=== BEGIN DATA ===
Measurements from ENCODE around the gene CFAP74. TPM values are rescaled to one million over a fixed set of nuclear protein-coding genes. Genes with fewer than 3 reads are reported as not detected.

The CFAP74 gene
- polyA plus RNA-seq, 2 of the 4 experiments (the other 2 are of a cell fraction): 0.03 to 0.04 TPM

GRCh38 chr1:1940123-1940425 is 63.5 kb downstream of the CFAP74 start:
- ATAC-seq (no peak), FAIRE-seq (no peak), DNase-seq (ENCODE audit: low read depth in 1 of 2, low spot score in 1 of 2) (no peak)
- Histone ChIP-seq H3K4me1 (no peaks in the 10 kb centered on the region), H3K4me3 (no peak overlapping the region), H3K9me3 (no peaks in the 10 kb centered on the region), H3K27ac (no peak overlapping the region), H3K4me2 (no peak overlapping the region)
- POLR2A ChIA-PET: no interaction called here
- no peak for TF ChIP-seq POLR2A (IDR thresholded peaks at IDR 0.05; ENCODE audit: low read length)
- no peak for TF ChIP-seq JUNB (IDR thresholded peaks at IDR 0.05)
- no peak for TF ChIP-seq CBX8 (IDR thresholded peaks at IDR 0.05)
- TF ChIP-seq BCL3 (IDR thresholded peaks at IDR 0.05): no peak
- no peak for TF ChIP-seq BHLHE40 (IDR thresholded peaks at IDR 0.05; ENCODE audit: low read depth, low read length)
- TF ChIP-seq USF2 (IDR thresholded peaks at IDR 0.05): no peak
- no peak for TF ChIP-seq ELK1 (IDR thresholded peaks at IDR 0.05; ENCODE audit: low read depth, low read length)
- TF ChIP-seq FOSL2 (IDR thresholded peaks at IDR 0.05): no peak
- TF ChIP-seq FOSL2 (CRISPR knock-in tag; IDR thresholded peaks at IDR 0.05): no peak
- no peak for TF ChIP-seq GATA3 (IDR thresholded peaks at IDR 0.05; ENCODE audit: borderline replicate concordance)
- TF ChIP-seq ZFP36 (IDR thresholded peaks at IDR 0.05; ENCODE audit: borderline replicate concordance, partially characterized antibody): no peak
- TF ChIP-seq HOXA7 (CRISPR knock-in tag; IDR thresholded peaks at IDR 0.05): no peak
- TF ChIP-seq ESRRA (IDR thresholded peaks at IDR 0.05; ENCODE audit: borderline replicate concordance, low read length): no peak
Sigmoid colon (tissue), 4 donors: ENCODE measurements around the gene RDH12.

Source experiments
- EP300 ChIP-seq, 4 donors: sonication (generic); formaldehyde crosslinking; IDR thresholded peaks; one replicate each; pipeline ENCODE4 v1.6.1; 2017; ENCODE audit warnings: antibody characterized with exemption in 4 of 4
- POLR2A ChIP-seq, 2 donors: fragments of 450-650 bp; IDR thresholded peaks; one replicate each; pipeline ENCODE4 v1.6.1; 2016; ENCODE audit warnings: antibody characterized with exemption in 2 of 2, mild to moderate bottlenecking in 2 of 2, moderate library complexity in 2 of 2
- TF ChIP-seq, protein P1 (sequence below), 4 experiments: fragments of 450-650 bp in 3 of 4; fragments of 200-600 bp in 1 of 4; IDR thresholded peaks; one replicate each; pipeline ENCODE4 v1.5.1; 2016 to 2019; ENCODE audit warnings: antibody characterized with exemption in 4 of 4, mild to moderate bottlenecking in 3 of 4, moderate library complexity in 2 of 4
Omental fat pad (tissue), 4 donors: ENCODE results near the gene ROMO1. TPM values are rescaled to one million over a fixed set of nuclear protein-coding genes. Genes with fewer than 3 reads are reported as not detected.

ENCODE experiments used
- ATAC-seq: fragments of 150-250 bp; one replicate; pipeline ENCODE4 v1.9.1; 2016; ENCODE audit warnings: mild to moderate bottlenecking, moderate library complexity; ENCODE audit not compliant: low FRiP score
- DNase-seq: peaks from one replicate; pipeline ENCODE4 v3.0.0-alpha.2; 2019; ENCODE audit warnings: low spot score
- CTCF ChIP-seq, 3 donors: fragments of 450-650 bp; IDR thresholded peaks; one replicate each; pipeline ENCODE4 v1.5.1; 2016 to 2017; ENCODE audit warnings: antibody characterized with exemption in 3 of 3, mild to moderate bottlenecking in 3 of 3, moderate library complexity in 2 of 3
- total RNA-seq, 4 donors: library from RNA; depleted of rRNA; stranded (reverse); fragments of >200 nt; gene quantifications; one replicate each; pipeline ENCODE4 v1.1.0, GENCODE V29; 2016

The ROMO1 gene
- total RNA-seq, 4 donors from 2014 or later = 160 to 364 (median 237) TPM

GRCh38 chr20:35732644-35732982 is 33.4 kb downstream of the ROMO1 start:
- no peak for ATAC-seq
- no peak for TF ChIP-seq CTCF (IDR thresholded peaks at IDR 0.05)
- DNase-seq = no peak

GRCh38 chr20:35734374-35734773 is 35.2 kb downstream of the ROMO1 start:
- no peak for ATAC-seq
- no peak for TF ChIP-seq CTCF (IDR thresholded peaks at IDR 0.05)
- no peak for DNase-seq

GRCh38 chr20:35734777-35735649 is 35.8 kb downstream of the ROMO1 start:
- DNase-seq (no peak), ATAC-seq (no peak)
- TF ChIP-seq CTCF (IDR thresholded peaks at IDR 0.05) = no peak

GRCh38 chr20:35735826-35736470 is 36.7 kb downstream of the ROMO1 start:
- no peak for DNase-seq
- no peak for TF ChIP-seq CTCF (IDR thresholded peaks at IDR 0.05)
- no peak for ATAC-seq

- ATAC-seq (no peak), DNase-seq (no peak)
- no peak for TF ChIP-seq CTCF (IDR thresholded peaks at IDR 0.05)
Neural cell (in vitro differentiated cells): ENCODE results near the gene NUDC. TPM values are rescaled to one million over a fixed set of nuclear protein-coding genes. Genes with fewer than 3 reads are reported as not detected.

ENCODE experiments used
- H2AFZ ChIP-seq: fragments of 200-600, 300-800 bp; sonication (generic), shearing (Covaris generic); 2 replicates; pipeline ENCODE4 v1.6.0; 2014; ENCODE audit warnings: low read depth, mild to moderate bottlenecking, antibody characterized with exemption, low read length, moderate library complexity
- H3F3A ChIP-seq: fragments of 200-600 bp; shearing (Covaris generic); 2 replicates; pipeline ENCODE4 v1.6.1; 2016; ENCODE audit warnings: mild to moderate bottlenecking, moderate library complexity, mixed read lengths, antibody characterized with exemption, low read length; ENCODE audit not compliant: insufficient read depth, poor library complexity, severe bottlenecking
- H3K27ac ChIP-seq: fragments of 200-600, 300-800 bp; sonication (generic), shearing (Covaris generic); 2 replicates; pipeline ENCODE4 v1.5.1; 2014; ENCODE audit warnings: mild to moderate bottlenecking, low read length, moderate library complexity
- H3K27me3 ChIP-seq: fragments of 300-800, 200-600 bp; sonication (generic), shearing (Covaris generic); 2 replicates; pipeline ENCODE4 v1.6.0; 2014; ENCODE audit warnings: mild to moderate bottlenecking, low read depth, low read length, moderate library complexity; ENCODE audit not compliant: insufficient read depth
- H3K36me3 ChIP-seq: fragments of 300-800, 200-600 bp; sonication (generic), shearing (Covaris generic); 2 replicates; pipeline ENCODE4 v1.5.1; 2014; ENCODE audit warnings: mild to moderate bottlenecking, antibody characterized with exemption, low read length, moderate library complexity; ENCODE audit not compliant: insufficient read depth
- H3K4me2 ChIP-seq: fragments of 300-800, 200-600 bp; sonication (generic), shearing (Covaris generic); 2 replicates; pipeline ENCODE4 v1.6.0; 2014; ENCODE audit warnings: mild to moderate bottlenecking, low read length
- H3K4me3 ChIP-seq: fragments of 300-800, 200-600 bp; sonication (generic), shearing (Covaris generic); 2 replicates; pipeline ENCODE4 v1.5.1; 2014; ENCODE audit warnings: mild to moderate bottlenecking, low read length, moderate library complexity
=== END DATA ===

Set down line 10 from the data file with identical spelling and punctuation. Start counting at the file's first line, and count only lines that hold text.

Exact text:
- no peak for TF ChIP-seq CBX8 (IDR thresholded peaks at IDR 0.05)